I wanted to punch the wall tonight, hard, somewhere between my second and third whiskey neat.
It had been a long day.
I went to the Old City, my favorite place in the whole entire world. It’s always changing, never the same, just as we are never the same. The Old City is an organic, energetic entity, this place made of stone, it has a heart that’s always beating, beating.
And today, the Old City was sick and nervous.
Too many riots in too many days, and the mood was terse. At noon, the church bells rang, but the clatter and the clang of the shopkeepers as they shut their doors rang louder than the pealing bells.
It hurt my ears.
My heart stuttered with the tempo all around me.
It’s never been like this, where I’ve been afraid here in the center of the Old City, in the center of my heart. A man walked by and hissed.
“Keep a low center of gravity,” my father tells me often — especially now that I’m living in Israel. “Think once, is it safe. Think twice, is it safe. Think a third time, is it safe.”
Is it safe here today?
Not even close.
So I turned around and left.
Three days ago, the mood was playful, even peaceful. In these same shadows, and these same spaces where the light shines through. But Jerusalem was sick today.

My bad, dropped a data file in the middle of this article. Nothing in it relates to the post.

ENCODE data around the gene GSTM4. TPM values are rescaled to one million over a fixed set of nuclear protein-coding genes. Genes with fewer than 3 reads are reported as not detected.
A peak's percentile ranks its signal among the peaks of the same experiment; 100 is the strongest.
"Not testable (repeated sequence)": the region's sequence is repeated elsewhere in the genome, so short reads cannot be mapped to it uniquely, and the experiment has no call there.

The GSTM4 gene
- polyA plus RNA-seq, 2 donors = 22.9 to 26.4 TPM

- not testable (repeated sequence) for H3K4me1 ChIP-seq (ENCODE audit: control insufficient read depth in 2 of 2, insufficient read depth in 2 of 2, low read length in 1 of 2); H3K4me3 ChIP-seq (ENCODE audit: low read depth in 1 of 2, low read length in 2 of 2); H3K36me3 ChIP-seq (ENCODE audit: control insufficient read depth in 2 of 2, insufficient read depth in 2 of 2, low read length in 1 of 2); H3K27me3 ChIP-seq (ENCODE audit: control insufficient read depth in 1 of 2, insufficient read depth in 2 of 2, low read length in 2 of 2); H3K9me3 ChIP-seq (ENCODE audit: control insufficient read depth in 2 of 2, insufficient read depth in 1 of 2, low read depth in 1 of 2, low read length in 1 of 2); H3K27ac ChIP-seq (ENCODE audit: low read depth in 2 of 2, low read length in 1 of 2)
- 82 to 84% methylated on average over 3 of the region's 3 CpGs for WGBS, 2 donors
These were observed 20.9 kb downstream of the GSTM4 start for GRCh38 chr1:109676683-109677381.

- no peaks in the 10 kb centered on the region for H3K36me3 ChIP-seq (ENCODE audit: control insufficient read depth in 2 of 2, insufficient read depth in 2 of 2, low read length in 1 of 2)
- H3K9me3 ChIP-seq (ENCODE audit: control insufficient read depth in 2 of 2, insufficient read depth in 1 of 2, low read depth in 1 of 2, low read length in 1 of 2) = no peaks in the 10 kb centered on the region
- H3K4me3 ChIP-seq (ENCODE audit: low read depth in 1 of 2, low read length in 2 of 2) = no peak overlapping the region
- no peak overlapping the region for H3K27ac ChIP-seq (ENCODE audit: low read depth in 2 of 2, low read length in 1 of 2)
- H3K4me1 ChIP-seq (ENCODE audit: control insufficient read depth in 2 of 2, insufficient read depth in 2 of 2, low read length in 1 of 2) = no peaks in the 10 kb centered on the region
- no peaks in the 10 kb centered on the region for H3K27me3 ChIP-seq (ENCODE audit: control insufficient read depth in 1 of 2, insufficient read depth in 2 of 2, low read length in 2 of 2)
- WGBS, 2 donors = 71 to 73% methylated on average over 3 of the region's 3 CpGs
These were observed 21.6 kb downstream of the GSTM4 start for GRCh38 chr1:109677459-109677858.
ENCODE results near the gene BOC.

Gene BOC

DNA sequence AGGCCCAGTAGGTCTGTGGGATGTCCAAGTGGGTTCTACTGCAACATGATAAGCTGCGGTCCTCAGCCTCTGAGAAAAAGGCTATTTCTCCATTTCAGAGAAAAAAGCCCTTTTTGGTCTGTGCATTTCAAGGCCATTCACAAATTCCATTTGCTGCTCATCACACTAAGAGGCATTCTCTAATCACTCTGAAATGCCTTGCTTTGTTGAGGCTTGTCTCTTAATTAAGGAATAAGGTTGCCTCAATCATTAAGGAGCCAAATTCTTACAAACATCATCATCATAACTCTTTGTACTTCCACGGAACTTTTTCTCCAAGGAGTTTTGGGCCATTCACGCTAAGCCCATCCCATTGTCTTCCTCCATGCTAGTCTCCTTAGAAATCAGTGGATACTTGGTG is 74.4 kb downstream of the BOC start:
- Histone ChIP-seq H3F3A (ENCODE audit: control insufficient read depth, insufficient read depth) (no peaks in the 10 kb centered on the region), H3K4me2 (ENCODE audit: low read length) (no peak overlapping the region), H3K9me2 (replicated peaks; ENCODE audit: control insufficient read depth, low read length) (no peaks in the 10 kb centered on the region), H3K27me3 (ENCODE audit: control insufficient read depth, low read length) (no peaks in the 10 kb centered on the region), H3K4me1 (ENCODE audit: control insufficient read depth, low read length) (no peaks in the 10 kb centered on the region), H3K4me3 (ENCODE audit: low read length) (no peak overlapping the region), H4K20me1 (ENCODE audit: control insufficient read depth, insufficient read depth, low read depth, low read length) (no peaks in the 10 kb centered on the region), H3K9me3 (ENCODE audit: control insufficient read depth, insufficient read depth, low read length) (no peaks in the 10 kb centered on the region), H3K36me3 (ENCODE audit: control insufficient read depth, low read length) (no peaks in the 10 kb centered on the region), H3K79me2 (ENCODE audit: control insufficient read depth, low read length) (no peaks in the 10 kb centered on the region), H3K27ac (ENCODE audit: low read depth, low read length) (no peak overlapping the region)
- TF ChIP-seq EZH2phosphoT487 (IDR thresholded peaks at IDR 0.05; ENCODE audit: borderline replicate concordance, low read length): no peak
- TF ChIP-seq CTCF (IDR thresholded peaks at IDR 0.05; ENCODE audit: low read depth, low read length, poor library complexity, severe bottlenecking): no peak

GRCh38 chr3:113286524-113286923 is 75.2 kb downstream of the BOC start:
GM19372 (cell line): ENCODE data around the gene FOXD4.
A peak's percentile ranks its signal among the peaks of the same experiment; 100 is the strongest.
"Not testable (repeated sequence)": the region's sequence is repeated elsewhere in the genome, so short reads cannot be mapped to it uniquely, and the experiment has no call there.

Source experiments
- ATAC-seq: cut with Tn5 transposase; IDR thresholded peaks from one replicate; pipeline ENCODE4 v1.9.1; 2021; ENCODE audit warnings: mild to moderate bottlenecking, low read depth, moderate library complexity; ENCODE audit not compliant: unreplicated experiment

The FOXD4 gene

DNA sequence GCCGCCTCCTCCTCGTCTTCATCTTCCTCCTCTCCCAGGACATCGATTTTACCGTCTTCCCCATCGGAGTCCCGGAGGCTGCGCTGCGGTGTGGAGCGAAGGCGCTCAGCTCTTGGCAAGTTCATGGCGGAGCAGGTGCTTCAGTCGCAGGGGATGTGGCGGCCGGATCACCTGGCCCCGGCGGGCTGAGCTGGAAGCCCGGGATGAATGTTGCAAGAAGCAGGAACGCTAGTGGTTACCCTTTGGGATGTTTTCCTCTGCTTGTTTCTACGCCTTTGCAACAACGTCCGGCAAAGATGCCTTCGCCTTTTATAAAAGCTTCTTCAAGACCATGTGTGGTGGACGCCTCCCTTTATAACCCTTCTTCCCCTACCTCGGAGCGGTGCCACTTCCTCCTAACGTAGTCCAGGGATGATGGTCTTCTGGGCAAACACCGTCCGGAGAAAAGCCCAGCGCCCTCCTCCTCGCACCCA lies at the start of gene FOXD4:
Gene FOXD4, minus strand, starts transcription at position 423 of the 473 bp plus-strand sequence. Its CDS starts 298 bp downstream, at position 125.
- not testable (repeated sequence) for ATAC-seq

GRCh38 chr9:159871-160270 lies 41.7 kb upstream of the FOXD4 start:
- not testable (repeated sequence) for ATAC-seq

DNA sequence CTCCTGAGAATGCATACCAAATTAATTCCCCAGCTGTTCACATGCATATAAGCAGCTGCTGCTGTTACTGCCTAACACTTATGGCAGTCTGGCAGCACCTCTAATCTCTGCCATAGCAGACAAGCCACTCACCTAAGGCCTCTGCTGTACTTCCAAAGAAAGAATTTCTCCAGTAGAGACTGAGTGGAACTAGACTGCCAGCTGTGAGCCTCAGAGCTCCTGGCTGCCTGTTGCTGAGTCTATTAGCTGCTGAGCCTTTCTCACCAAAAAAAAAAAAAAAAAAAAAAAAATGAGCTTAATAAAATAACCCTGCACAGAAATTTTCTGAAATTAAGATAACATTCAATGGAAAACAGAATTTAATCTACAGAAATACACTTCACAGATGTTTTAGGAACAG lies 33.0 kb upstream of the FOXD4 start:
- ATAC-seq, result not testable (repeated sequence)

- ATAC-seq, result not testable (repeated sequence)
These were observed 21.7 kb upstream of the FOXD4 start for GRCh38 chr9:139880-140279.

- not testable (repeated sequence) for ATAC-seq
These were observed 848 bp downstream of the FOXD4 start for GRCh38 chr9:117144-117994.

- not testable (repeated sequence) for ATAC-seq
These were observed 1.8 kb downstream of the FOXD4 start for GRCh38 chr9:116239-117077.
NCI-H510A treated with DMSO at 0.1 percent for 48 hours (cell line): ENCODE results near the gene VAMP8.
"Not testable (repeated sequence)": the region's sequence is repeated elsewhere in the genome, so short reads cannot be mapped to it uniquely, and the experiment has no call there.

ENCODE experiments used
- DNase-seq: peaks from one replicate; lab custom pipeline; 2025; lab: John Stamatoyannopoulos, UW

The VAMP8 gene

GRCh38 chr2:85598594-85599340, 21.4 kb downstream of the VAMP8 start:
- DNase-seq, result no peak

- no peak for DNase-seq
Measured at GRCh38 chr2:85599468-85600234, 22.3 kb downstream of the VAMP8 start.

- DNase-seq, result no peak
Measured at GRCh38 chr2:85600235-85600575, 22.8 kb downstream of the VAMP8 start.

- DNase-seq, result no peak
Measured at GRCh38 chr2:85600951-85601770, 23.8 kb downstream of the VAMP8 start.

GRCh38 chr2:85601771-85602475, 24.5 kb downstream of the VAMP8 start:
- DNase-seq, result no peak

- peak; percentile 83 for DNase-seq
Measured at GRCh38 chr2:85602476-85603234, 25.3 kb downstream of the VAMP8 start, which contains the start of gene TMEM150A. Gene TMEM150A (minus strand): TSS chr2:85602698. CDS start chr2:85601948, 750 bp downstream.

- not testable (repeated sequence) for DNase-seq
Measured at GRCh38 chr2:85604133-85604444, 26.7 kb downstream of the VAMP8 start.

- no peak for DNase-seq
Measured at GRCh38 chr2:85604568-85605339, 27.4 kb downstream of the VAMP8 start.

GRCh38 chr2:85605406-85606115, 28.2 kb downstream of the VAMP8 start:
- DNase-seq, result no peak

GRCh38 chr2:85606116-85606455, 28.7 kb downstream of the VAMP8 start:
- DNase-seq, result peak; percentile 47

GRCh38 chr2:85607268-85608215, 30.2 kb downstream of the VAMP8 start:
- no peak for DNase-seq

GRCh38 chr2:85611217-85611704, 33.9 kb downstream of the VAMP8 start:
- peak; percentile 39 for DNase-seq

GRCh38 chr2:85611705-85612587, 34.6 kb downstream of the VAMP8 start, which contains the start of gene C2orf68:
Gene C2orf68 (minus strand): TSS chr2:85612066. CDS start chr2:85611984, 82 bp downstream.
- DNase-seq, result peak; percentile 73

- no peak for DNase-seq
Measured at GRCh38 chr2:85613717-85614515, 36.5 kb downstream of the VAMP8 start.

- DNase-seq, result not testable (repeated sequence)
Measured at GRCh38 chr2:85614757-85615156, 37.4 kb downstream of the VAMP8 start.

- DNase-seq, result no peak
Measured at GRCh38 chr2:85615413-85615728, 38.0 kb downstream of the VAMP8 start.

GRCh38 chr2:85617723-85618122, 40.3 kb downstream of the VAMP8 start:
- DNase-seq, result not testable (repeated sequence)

And so am I.
I’m angry. I’m tired. And the whiskey hits just below the heart, but it doesn’t warm me.
The extremism on all sides is choking us. For political reasons, for personal reasons, there’s this anger that I can’t fight – it seeps into me, and I just want to throw something and cry. And punch a wall.
This country — my country — is hurting. And the heart of this place is literally breaking.
Truth to power time, some of the sickness is our responsibility.
(Some of it isn’t.)
And I’m sitting here, sick and sad right along with the city that holds my heart in it’s heart.
But now what?
Do I leave?
Do I say “fuck it, what’s the point? Yalla, let’s move where my biggest problem is a bad song on the radio or not enough foam on my latte?”
Not even close.
Because even after a very long day — living here means something. Hell, our national narrative means that simply living in the state of Israel and making it through any given day is meaningful.
And while I breath deeply, I remember that our national anthem is literally called “HaTikvah” — “The Hope.” — and that sums it up: I’m going to hold on to that tight – the way I held my kids when we took cover in a bomb shelter this past summer. Hell no, I won’t let go. Because, yes, even at the end of a very long day, I am still hopeful we can heal this place